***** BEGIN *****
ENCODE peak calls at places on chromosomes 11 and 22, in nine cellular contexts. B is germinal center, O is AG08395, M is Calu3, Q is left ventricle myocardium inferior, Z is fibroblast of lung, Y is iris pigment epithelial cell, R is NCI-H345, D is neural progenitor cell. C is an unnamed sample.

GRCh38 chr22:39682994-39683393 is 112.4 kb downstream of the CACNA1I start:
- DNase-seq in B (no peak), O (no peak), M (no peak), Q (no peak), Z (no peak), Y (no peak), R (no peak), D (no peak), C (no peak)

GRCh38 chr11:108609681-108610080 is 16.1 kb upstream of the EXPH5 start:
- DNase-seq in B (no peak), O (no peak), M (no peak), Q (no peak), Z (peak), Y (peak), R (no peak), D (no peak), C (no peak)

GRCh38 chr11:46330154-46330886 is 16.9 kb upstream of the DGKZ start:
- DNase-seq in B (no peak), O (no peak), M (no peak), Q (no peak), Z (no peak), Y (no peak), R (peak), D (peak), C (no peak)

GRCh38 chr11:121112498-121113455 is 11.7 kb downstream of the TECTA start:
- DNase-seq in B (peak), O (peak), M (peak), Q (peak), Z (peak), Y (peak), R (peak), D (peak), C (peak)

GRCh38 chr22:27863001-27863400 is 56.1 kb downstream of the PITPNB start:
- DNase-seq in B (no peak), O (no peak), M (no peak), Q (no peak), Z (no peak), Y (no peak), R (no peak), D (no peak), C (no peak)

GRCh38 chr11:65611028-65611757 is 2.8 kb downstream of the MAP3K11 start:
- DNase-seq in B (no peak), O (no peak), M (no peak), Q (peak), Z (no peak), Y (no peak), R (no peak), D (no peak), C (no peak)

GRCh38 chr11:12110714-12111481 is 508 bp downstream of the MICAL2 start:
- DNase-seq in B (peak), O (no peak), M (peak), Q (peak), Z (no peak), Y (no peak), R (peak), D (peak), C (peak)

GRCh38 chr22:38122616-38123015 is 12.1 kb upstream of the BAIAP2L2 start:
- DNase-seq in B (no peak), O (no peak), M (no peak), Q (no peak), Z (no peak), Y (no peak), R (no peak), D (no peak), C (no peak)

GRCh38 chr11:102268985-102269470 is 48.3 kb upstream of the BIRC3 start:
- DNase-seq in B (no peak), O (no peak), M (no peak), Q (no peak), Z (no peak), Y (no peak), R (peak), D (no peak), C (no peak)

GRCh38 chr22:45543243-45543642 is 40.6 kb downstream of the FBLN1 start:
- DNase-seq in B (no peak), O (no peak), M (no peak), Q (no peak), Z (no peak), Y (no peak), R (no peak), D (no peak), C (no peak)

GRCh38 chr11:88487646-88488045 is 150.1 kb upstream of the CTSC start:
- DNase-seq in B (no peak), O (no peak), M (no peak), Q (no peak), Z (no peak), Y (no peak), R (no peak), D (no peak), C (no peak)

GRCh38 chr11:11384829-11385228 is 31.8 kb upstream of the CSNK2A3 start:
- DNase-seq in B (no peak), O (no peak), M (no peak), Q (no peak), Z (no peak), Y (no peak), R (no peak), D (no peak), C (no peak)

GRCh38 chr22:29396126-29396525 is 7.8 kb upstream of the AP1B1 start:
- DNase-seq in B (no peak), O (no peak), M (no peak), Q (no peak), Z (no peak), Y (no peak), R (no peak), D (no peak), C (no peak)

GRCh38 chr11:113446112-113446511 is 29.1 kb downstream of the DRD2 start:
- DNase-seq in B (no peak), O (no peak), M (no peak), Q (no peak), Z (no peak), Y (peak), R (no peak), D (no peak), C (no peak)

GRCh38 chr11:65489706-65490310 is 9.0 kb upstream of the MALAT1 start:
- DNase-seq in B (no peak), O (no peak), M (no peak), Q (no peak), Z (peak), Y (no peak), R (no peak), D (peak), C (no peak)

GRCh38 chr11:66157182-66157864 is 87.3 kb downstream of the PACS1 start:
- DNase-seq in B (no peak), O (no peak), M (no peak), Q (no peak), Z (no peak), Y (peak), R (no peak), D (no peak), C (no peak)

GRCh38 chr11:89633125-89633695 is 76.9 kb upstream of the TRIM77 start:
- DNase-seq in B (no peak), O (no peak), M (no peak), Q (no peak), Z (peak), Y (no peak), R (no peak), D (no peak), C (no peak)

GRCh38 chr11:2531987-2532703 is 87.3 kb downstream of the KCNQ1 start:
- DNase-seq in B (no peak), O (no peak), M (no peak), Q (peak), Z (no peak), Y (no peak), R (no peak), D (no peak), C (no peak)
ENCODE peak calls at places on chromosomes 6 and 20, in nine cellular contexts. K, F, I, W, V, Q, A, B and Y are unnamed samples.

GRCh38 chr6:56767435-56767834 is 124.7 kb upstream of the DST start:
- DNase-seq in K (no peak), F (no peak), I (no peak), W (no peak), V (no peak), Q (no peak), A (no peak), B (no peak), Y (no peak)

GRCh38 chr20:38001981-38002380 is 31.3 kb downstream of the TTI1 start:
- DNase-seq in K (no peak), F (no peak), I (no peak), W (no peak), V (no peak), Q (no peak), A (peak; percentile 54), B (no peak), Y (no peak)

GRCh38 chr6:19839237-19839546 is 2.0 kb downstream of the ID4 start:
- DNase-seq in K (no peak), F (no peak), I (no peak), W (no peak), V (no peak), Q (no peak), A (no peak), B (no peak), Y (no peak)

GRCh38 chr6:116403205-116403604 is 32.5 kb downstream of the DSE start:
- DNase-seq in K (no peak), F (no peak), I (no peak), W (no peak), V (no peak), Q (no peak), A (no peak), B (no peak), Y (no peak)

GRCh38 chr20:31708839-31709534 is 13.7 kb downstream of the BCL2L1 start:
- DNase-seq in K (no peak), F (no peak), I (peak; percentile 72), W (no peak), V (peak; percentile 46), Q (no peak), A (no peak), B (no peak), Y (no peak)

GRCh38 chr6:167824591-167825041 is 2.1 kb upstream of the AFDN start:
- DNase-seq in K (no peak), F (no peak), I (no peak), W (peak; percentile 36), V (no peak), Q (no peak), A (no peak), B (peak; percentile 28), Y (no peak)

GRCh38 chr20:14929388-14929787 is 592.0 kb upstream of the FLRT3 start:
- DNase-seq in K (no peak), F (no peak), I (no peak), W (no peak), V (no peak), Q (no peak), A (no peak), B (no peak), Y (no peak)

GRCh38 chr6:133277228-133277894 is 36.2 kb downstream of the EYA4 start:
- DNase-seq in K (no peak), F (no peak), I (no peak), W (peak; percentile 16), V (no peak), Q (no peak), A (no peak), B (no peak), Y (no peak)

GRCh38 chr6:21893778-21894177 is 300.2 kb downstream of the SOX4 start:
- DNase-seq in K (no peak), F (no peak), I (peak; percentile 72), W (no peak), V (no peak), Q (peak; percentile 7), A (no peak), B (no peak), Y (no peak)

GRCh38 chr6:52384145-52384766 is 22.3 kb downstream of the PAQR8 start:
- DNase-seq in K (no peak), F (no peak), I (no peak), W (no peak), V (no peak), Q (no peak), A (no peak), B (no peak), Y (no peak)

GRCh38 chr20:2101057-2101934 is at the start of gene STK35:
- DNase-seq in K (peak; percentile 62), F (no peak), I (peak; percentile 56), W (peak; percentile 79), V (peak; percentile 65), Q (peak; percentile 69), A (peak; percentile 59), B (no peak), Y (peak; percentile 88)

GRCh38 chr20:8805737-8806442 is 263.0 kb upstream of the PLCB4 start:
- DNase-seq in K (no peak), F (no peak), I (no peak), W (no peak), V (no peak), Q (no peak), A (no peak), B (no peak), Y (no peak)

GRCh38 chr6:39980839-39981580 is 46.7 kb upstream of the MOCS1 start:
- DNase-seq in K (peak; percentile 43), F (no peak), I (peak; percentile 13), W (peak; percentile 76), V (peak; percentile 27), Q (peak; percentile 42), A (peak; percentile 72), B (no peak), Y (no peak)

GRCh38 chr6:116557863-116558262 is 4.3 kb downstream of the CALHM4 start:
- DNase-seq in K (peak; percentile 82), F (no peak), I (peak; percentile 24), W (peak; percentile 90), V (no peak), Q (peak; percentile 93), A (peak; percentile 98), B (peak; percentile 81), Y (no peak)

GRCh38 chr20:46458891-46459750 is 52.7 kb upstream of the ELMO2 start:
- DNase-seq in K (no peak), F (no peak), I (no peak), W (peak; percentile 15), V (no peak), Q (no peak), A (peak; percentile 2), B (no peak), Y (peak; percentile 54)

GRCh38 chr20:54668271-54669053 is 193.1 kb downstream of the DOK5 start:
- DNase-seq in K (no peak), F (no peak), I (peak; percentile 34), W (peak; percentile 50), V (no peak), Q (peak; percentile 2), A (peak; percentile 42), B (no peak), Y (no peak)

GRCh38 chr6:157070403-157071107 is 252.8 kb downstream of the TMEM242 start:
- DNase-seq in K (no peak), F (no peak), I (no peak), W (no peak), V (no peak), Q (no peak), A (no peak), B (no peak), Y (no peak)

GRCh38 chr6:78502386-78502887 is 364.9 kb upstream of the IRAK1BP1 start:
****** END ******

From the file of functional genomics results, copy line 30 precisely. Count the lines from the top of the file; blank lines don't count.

GRCh38 chr11:65489706-65490310 is 9.0 kb upstream of the MALAT1 start: